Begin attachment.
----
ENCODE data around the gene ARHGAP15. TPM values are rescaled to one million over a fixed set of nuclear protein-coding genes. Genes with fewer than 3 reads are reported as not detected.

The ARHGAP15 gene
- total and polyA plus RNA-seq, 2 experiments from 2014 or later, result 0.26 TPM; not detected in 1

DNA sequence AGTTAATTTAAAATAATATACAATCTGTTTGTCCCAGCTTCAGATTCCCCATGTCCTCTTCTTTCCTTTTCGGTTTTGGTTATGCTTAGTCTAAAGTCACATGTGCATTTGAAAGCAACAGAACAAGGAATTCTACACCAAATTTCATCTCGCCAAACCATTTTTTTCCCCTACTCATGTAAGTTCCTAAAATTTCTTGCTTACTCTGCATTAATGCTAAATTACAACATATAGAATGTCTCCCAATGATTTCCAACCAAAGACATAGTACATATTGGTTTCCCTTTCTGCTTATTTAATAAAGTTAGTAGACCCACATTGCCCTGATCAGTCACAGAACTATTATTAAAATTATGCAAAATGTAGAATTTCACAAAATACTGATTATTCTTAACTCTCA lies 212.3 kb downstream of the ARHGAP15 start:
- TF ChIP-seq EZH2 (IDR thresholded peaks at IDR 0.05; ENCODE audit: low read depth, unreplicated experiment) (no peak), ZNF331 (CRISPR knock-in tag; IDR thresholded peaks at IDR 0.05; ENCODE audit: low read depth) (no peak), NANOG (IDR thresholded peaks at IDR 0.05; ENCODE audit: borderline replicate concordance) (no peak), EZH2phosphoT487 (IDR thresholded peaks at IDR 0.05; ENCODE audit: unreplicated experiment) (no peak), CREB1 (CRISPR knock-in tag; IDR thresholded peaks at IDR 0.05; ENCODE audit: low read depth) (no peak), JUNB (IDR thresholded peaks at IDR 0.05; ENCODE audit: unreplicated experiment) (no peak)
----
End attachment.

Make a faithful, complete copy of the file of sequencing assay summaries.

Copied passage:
ENCODE data around the gene ARHGAP15. TPM values are rescaled to one million over a fixed set of nuclear protein-coding genes. Genes with fewer than 3 reads are reported as not detected.

The ARHGAP15 gene
- total and polyA plus RNA-seq, 2 experiments from 2014 or later, result 0.26 TPM; not detected in 1

DNA sequence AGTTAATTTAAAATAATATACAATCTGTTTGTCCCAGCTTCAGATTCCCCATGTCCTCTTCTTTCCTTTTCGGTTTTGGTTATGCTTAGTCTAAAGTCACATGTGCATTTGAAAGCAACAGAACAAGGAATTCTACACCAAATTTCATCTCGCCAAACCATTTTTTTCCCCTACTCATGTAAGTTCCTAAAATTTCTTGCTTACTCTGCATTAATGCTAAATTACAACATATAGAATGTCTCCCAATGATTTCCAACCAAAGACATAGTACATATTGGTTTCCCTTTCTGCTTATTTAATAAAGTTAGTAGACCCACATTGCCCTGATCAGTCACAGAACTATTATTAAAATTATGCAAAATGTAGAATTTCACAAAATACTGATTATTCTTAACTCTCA lies 212.3 kb downstream of the ARHGAP15 start:
- TF ChIP-seq EZH2 (IDR thresholded peaks at IDR 0.05; ENCODE audit: low read depth, unreplicated experiment) (no peak), ZNF331 (CRISPR knock-in tag; IDR thresholded peaks at IDR 0.05; ENCODE audit: low read depth) (no peak), NANOG (IDR thresholded peaks at IDR 0.05; ENCODE audit: borderline replicate concordance) (no peak), EZH2phosphoT487 (IDR thresholded peaks at IDR 0.05; ENCODE audit: unreplicated experiment) (no peak), CREB1 (CRISPR knock-in tag; IDR thresholded peaks at IDR 0.05; ENCODE audit: low read depth) (no peak), JUNB (IDR thresholded peaks at IDR 0.05; ENCODE audit: unreplicated experiment) (no peak)